In the second half of the 1990s, the company began acquisition of various companies with the technologies needed to create a unified electronics design solution. In 1999 it listed on the Australian Stock Exchange to generate the capital to conclude these acquisitions.[7], and in 2001, the company changed its name to Altium, to distinguish its products from the earlier Protel PCB layout solutions.

Due to the limitations of existing software platforms, Altium created its own platform called Design Explorer (DXP), hosted on Microsoft's Windows operating system, which formed the foundation of the Altium Designer product. The first version was released in 2004, with major new releases in 2005, 2007, 2008, and 2009.

In September 2010, Altium announced the pending acquisition of Morfik Technology, a provider of cloud-based software applications, in an all-stock transaction worth an estimated AU$3.3 million. The move signaled the company's expectations that cloud technology will pervade future electronic and embedded systems. The deal was completed in November 2010. Morfik's founders originally worked for Altium/Protel before leaving to found the company after Altium's IPO.[8] [9]

Bringing electronics design to the cloud

As discussed in the Altium white paper "What's next for electronics devices," engineers are increasingly responsible for designing and engineering web-based device ecosystems that consist of electronic devices connected via the Internet, as well as cloud-based software applications. To enable this next-generation of design, a new type of design solution was needed. In 2011 Altium introduced a platform aimed helping electronics designers develop their own ecosystems of intelligent, connected devices that can run cloud-based applications. By integrating Morfik technology with its own software and services, Altium was able to develop a connected, cloud-based platform for electronics design that includes Altium Designer, AltiumLive and Altium Vaults.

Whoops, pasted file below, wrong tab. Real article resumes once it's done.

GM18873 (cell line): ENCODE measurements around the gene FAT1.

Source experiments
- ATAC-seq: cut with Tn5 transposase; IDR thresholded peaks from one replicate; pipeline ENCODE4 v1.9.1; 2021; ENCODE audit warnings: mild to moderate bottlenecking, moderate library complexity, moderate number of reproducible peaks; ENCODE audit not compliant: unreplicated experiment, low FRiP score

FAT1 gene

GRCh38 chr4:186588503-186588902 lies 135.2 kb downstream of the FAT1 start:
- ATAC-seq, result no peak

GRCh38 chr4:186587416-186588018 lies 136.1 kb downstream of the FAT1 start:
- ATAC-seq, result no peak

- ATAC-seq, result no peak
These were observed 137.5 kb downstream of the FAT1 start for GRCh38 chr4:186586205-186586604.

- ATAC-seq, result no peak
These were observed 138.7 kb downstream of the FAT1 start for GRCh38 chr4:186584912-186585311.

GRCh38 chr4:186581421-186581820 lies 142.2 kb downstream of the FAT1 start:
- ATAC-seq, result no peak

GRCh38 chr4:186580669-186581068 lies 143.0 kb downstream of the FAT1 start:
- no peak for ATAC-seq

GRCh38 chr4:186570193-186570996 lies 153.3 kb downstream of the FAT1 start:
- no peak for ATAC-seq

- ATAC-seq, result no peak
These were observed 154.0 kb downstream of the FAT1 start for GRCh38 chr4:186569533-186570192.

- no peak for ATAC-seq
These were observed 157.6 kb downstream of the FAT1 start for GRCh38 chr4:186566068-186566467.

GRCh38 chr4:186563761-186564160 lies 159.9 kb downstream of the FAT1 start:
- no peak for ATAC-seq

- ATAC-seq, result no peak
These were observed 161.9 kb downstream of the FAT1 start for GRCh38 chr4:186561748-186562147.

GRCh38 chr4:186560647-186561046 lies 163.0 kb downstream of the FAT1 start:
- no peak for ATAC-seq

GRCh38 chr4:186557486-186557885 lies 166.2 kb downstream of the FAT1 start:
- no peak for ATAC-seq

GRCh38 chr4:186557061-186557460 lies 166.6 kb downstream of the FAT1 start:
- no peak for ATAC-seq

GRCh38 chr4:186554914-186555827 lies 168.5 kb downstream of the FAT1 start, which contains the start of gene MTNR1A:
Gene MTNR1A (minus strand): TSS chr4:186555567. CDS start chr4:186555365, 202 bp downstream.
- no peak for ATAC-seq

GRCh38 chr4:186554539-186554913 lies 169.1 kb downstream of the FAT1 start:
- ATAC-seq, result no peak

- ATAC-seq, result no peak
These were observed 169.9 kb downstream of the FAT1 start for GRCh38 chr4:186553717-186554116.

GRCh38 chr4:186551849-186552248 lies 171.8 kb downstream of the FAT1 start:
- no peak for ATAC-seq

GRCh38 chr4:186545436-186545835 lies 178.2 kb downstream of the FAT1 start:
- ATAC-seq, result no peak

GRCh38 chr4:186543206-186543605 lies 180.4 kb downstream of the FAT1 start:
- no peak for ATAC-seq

Everey Things About PCBs Altium
Altium NanoBoard 3000


  • Altium Designer – unified electronics design solution.
  • AltiumLive – the cloud-based community that connects Altium designers, collaborators, suppliers, manufacturers and customers.
  • Altium Vaults – unified databases hosted in the cloud.
  • NanoBoardreconfigurable hardware development platform.
  • Innovation Station – a bundled combination of Altium Designer and the Desktop NanoBoard.
  • TASKING – An embedded systems software development tool.
  • P-CAD
  • Autotrax


  1. Nick Martin Executive Focus, February 1, 2005 , Kevin Morris, FPGA and Programmable Logic Journal
  2. Tomorrow's world: the Australian initiative. North Sydney: Associated Publishing Corporation (APC). 1995. ISBN 0-646-25348-4.
  3. Altium, Pty Ltd (2001-06-30). "Altium Annual report 2001". Altium. Retrieved 2012-02-14.
  4. *Goossens, Paul (2008-03-01). "From C to Hardware: using FPGAs and compilers". Elektor. Retrieved 2009-03-04.
  5. Chen, Wai-Kai (2002-12-01). Circuits and Filters Handbook, 2nd Edition. Boca Raton: CRC Press. pp. 2159–2161. ISBN 0-8493-0912-3.
  6. Morris, Kevin (2007-07-19). "Altium's Alternative: Turning System Design Inside Out". FPGA and Structured ASIC Journal. Archived from the original on 11 March 2009. Retrieved 2009-03-05.
  7. "ALTIUM LIMITED (ALU)-ASX Listed Company Information Fact Sheet". Australian Securities Exchange. 2009. Archived from the original on 19 February 2009. Retrieved 2009-03-04.
  8. Martin, Nick (2010-10-08). "Morfik and Altium". Morfik. Retrieved 2012-02-14.
  9. Yousofi, Siamack (2010-10-08). "Morfik: Past, Present and Future". Morfik. Retrieved 2012-02-14.